This is pretty accurate! I’m at about a 4 right now
Here is a pretty funny and random compilation of 5 second films. Check it out!
Our friends at Grasscity are having another great sale. It’s a great time to pick up some new gear!
11 days, 25% Super discount starting April 20th, until April 30th 2013
use the following discount coupon at checkout:
If you have any pictures of your bongs or pipes you would like us to share on I Love Weed, feel free to email us at [email protected]
Montpelier — The Vermont House gave preliminary approval Friday to a bill that would change the offense of possessing up to an ounce of marijuana from a misdemeanor crime to a civil offense similar to a speeding violation.
On roll call vote of 98-44, the House endorsed the bill, which would impose a fine of as much as $300 for anyone caught with up to an ounce of the drug.
The bill also contains provisions designed to eliminate the possibility of a permanent criminal record or future collateral consequences such as ineligibility for certain jobs or government benefits for those convicted of possessing up to two ounces, or up to four plants.
The legislation now goes to the Senate, which is also expected to pass it.
Supporters of the bill were in two camps: those who wanted to remove the danger of a permanent criminal record that can face young people convicted of possessing small amounts of pot, and those who said they saw the bill as a small step toward their real goal: legalization, regulation and taxation of marijuana.
“I think that if this is the process it takes to get to where I think we should be, which is legalization, regulation and taxation, then that’s the step that I’m willing to take,” said Rep. Tony Klein, D-East Montpelier, who added that he had not consumed alcohol for 28 years or any other recreational drug for longer than that.
But members of the Judiciary Committee, which drafted the bill, said their goal was not legalization.
“It was illegal yesterday, it is illegal today and if this bill is passed by both chambers and signed into law, it will remain illegal,” said Rep. Linda Waite-Simpson, D-Essex and a member of the committee who described the bill to her House colleagues.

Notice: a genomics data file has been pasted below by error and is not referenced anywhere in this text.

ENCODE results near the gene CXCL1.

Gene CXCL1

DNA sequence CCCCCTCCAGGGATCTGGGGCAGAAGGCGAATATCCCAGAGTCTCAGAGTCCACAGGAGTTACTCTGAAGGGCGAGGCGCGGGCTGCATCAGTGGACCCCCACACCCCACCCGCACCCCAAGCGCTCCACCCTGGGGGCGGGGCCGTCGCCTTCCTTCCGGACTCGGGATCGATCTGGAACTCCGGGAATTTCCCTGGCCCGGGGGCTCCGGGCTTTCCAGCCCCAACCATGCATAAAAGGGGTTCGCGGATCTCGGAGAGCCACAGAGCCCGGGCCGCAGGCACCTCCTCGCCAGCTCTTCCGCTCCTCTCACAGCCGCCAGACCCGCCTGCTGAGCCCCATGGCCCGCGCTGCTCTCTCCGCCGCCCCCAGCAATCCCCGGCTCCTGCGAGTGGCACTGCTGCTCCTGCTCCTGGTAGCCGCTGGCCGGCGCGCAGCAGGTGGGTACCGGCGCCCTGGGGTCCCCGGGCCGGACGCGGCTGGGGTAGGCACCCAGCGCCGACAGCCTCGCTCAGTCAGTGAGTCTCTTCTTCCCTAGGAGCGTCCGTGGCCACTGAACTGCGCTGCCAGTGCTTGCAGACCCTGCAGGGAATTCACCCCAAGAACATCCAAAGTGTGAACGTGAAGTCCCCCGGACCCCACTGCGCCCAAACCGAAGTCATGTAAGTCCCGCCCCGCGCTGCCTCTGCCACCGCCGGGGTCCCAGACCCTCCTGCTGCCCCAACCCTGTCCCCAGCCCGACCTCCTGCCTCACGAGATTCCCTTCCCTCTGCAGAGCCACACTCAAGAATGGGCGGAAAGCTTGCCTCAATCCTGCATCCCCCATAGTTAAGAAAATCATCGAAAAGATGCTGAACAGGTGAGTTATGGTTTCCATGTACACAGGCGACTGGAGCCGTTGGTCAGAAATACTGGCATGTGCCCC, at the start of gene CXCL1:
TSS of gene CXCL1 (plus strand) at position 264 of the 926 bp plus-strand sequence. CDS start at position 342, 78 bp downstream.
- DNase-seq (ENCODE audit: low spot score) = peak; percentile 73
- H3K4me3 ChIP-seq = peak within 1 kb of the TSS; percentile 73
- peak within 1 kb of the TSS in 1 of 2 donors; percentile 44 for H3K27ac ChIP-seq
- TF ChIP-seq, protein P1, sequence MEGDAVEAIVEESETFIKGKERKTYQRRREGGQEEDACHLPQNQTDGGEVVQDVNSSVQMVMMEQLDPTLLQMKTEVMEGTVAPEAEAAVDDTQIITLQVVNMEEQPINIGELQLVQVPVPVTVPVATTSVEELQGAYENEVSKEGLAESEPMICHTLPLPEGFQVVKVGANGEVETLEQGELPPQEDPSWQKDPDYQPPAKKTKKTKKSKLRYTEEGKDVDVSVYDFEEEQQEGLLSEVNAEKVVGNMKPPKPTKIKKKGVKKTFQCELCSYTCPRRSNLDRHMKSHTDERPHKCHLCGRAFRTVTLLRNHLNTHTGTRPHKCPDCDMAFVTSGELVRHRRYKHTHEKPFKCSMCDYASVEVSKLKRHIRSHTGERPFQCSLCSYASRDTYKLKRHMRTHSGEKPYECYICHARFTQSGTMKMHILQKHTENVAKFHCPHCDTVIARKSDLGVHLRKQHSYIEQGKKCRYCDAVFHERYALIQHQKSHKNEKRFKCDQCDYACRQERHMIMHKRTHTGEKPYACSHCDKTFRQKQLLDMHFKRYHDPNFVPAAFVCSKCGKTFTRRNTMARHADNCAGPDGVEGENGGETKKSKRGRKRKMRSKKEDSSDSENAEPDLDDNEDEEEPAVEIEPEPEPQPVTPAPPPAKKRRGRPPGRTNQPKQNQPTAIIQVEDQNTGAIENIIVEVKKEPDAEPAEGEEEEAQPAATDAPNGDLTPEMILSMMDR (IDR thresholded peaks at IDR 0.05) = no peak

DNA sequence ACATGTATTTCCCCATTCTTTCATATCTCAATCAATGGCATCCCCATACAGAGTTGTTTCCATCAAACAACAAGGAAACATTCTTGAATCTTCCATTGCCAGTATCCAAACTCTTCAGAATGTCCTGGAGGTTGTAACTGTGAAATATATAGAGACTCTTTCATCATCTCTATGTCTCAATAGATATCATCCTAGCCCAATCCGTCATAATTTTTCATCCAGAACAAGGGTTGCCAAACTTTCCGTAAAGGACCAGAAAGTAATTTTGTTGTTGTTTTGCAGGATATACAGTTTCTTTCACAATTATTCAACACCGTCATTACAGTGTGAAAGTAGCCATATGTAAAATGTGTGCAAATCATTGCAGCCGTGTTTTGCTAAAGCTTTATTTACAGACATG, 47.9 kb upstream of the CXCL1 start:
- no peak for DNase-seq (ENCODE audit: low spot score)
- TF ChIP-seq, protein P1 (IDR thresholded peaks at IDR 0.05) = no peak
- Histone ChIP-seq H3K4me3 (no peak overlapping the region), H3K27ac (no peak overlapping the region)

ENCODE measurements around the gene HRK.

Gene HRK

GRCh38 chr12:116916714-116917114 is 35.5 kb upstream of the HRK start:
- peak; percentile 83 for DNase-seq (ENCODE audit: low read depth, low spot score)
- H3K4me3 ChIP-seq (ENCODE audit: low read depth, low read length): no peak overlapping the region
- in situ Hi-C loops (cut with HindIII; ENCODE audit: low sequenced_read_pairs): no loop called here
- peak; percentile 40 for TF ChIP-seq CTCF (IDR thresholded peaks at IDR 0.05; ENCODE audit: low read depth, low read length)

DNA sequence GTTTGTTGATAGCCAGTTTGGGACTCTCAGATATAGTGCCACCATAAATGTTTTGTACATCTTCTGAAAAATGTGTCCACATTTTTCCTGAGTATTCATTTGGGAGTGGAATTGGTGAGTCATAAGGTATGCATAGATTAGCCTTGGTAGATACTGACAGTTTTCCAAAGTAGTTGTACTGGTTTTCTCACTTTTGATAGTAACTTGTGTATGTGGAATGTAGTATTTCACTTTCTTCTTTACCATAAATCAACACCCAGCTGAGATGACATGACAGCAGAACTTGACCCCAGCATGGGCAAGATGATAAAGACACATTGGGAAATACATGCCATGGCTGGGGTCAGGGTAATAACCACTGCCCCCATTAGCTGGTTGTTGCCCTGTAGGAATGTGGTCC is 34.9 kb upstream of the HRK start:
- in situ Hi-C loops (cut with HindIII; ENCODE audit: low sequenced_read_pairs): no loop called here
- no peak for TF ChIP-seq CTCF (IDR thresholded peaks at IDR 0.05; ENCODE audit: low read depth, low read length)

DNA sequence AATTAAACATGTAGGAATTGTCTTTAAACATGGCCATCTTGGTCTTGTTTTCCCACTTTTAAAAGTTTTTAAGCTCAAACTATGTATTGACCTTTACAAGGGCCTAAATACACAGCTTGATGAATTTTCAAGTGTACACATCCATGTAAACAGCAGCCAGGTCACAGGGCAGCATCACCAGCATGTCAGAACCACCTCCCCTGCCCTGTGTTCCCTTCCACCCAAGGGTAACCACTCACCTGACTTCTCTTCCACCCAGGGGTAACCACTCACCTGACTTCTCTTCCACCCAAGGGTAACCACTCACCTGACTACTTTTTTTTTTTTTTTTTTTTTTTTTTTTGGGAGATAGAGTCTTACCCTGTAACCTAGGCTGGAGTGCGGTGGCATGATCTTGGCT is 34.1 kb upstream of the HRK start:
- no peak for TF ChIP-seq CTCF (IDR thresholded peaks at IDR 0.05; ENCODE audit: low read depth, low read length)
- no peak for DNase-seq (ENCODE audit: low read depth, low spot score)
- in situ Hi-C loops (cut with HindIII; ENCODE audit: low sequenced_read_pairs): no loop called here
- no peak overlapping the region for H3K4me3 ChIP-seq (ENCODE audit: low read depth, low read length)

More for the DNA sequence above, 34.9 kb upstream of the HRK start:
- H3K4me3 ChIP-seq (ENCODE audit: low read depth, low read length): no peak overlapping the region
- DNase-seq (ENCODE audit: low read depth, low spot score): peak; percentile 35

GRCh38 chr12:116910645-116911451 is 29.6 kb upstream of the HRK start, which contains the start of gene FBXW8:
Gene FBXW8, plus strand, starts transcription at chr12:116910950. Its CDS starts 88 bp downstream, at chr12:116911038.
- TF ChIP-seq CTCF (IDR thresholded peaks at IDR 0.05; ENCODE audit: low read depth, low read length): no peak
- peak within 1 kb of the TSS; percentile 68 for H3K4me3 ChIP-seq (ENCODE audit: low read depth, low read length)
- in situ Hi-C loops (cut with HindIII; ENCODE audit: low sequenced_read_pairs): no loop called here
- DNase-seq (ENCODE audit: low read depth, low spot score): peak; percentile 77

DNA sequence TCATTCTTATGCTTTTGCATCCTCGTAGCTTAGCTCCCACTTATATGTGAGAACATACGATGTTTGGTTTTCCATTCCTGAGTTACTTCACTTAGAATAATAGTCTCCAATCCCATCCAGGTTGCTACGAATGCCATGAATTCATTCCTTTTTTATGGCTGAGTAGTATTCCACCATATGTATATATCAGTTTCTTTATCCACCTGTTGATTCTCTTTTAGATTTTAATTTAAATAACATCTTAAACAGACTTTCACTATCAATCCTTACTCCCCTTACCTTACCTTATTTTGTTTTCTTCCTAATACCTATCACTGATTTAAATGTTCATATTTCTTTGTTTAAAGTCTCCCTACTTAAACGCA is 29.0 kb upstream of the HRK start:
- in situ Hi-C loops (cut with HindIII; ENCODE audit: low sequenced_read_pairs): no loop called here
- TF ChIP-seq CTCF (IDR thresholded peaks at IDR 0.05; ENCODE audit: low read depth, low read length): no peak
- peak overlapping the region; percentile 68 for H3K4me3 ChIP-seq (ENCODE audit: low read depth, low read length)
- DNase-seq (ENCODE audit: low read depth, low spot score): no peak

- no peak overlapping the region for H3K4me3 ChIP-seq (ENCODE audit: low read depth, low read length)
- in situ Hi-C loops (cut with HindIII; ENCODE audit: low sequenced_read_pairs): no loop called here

Vermont would become the 16th state to have decriminalized, or, in the cases of Washington state and Colorado, to have legalized by popular referendum possession of small amounts of marijuana, said Matt Simon of the Marijuana Policy Project.
The bill will be up for final House action on Tuesday. Gov. Peter Shumlin has said he supports decriminalization of possession of small amounts.
Sen. Richard Sears, chairman of the Senate Judiciary Committee, said Friday he expects the Senate will pass it by a similar margin as did the House — “it should be 2 to 1 or more.”
But the powerful committee chairman, who could have a lot to say about the bill’s fate, was unwilling to say for sure he would support it.
“The devil is in the details,” Sears said. Among his misgivings: Under the House bill, someone younger than 21 caught with alcohol could face a criminal charge but would not for possession of up to an ounce of marijuana. “That doesn’t make sense to me,” the Bennington County Democrat said.
Not all Republicans opposed the bill during House debate Friday, but most of those speaking out against it were Republicans.
One exception was Rep. Cynthia Browning, D-Arlington, who called marijuana a “powerful psychoactive drug.” She joined other critics in saying the legislation would send a message to Vermont’s young people that the state was not serious about forbidding marijuana.